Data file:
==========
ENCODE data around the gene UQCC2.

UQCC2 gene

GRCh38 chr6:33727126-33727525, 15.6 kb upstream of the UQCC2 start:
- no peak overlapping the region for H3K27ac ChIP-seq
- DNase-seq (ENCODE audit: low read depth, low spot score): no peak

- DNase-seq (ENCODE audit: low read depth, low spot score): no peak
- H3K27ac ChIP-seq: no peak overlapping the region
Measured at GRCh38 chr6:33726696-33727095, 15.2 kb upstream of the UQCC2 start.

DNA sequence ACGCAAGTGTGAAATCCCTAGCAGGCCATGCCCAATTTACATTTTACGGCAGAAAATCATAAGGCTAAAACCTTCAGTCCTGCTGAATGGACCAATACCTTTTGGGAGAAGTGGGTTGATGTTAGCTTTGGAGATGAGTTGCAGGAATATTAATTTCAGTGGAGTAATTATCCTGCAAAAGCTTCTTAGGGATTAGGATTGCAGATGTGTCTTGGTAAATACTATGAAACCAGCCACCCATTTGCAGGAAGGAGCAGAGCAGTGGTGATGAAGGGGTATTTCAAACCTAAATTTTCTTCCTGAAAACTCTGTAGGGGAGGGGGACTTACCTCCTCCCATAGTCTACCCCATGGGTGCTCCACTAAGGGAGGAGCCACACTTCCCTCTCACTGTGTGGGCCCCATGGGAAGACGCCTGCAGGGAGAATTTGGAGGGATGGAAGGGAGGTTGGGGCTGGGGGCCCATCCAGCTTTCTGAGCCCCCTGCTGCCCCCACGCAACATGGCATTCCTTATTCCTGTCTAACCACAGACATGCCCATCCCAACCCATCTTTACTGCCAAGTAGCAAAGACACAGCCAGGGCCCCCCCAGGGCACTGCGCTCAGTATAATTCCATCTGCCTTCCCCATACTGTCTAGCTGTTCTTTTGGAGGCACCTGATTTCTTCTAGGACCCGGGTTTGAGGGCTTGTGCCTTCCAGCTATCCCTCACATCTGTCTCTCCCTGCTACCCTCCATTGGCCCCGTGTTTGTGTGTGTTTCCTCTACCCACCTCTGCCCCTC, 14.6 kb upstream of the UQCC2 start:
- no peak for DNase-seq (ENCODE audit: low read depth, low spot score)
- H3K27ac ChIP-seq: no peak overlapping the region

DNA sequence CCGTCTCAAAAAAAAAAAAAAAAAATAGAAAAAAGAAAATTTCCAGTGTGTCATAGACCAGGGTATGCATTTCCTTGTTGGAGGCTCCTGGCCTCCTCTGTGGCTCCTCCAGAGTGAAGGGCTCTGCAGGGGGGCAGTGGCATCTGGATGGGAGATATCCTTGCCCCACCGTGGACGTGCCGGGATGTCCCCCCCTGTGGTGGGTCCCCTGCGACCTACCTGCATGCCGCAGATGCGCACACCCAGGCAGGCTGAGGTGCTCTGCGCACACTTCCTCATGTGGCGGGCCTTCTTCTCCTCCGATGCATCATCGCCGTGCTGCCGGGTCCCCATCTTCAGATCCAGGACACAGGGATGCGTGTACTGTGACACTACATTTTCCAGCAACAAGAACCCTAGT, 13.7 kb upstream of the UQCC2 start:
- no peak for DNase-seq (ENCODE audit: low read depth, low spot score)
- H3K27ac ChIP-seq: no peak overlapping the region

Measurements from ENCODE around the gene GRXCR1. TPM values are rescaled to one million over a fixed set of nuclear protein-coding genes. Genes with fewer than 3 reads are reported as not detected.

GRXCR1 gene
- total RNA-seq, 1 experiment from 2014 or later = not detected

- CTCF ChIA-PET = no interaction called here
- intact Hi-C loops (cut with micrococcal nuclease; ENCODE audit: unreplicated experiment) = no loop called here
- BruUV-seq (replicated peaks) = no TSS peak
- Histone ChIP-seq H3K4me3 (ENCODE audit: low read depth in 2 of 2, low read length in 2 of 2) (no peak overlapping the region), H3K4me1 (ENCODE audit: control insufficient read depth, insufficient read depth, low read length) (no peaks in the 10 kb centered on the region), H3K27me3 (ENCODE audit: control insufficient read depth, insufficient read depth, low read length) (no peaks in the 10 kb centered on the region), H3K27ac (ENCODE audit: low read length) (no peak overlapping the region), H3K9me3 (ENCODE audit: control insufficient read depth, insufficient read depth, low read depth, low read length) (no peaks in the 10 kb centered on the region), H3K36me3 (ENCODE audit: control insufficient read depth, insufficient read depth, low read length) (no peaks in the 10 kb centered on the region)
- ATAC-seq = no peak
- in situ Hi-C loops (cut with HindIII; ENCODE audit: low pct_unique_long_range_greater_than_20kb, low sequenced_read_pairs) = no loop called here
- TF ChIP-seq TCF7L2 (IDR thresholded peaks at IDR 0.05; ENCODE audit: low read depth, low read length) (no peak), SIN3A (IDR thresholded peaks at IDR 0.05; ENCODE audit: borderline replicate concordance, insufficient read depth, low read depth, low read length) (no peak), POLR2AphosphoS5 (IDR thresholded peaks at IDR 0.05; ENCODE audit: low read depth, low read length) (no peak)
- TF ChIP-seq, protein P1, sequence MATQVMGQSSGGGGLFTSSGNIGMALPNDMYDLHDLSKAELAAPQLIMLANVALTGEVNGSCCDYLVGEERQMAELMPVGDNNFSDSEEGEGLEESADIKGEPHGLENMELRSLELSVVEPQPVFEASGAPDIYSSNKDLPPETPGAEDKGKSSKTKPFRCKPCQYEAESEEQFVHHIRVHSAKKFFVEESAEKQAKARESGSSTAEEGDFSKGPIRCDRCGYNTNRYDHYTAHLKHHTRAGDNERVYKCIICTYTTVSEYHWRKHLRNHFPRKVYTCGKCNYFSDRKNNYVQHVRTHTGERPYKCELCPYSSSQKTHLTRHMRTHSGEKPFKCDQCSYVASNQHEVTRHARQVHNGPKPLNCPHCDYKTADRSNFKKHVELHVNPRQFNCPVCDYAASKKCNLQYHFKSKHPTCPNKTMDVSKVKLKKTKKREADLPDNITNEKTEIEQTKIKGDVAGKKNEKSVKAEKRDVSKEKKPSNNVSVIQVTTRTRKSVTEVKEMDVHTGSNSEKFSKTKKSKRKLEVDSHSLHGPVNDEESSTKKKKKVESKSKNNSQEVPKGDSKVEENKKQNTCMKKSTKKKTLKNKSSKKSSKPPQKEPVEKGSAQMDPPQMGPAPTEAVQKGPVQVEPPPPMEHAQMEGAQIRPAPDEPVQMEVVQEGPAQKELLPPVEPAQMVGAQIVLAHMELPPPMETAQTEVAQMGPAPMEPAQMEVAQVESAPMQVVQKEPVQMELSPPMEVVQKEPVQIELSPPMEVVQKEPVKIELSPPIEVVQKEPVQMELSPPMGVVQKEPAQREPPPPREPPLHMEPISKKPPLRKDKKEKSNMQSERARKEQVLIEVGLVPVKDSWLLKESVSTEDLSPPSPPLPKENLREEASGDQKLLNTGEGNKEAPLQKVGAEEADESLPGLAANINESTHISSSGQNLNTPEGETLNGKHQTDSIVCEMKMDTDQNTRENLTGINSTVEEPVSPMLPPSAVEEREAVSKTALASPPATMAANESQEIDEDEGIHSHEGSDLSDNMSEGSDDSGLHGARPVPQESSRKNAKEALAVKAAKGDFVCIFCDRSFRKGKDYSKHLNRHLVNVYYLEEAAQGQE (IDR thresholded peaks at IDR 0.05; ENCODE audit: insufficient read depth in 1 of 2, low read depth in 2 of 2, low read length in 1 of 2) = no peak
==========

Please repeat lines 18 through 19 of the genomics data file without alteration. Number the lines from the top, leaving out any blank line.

- CTCF ChIA-PET = no interaction called here
- intact Hi-C loops (cut with micrococcal nuclease; ENCODE audit: unreplicated experiment) = no loop called here